Collision avoidance — AGVs using collision avoidance zone control are equipped with sensors that transmit a signal and wait for a reply to determine if an object is in front of it. These sensors may be sonic, which work like radar, or optical, which uses infrared sensors. Both work in a similar manner. Bumper sensors are another type of collision avoidance sensor. Many AGVs are equipped with bumper sensors as a fail-safe. Bumper sensors stop to avoid a collision when they sense physical contact.
Combination control — AGVs that use combination control are equipped with both collison control sensors and zone control sensors in order to offer more robust collision prevention in all situations. For instance, an AGV may use zone control as its primary traffic control system but also have collision avoidance sensors as a backup in case the zone control system malfunctions.
Benefits of AGVs
AGVs offer numerous benefits in warehousing and manufacturing.
Increase efficiency and productivity
Because they operate autonomously, AGVs increase efficiency and productivity, and they’re predictable and reliable for repetitive tasks. AGVs eliminate unnecessary walking and also eliminate the physical labor of transporting materials. They set the pace for workers, as well, keeping associates on-task. AGVs like collaborative mobile robots guide associates through each task, reducing human error, which helps to improve order accuracy and minimize loss and misplaced products. By leveraging AI to optimize routes and prioritize work, collaborative mobile robots improve resource utilization.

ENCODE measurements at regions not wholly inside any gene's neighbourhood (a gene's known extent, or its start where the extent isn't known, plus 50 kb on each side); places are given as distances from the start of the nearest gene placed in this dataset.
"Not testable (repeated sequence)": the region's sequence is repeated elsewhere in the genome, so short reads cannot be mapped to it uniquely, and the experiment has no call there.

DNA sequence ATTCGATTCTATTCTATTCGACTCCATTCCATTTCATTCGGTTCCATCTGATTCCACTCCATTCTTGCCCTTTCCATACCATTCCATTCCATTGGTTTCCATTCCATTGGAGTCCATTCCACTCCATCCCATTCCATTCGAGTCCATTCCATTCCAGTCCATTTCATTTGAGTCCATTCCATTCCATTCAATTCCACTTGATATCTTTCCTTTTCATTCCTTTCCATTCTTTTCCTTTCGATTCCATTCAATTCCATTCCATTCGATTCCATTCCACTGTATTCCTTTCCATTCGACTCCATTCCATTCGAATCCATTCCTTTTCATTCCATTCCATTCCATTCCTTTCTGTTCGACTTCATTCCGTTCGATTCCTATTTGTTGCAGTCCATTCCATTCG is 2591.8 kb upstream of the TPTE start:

AGVs are typically acquired on a per unit or per rental period cost basis, so there’s less fluctuation in costs compared to human labor, which can fluctuate based on market conditions and demand.
Some AGVs offer the flexibility of easily changing routes (compared to others which require re-routing guide wires or other infrastructure to adjust a vehicle’s route). Automated guided vehicles are a scalable solution, as well, with the ability to add additional units based on demand.
Less space required
Compared to other automation solutions, such as conveyor systems, AGVs require less space. Some AGVs are smaller compared to traditional warehouse equipment, such as forklifts, which allows for floor layouts with narrower aisles and better space utilization.
Finally, AGVs are a safe automation solution for warehouses, distribution centers and manufacturing facilities. AGVs are equipped with sensors to avoid collisions. Advanced AGVs like AMRs have intelligent routing capabilities that enable them to plan the most efficient path through a warehouse or facility, reducing aisle congestion and preventing injuries.